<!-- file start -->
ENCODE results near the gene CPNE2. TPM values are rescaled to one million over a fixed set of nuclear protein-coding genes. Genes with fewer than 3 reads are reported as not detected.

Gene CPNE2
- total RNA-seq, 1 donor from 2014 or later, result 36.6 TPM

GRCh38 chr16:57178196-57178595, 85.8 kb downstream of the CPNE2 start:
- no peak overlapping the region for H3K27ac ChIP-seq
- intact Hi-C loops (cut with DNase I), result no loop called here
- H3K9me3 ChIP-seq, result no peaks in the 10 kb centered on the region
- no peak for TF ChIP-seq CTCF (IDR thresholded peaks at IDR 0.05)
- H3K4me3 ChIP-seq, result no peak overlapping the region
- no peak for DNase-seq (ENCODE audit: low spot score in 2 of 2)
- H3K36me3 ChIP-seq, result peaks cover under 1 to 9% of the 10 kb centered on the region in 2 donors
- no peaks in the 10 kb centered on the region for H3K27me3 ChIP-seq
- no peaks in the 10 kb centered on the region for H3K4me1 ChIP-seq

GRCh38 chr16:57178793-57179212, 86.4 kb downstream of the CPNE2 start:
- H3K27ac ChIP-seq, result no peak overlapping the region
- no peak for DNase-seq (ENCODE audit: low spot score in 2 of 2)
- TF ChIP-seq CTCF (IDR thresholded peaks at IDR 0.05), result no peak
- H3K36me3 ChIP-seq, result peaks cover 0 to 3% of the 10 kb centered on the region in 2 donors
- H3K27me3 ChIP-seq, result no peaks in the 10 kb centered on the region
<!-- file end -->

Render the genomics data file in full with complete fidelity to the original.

ENCODE results near the gene CPNE2. TPM values are rescaled to one million over a fixed set of nuclear protein-coding genes. Genes with fewer than 3 reads are reported as not detected.

Gene CPNE2
- total RNA-seq, 1 donor from 2014 or later, result 36.6 TPM

GRCh38 chr16:57178196-57178595, 85.8 kb downstream of the CPNE2 start:
- no peak overlapping the region for H3K27ac ChIP-seq
- intact Hi-C loops (cut with DNase I), result no loop called here
- H3K9me3 ChIP-seq, result no peaks in the 10 kb centered on the region
- no peak for TF ChIP-seq CTCF (IDR thresholded peaks at IDR 0.05)
- H3K4me3 ChIP-seq, result no peak overlapping the region
- no peak for DNase-seq (ENCODE audit: low spot score in 2 of 2)
- H3K36me3 ChIP-seq, result peaks cover under 1 to 9% of the 10 kb centered on the region in 2 donors
- no peaks in the 10 kb centered on the region for H3K27me3 ChIP-seq
- no peaks in the 10 kb centered on the region for H3K4me1 ChIP-seq

GRCh38 chr16:57178793-57179212, 86.4 kb downstream of the CPNE2 start:
- H3K27ac ChIP-seq, result no peak overlapping the region
- no peak for DNase-seq (ENCODE audit: low spot score in 2 of 2)
- TF ChIP-seq CTCF (IDR thresholded peaks at IDR 0.05), result no peak
- H3K36me3 ChIP-seq, result peaks cover 0 to 3% of the 10 kb centered on the region in 2 donors
- H3K27me3 ChIP-seq, result no peaks in the 10 kb centered on the region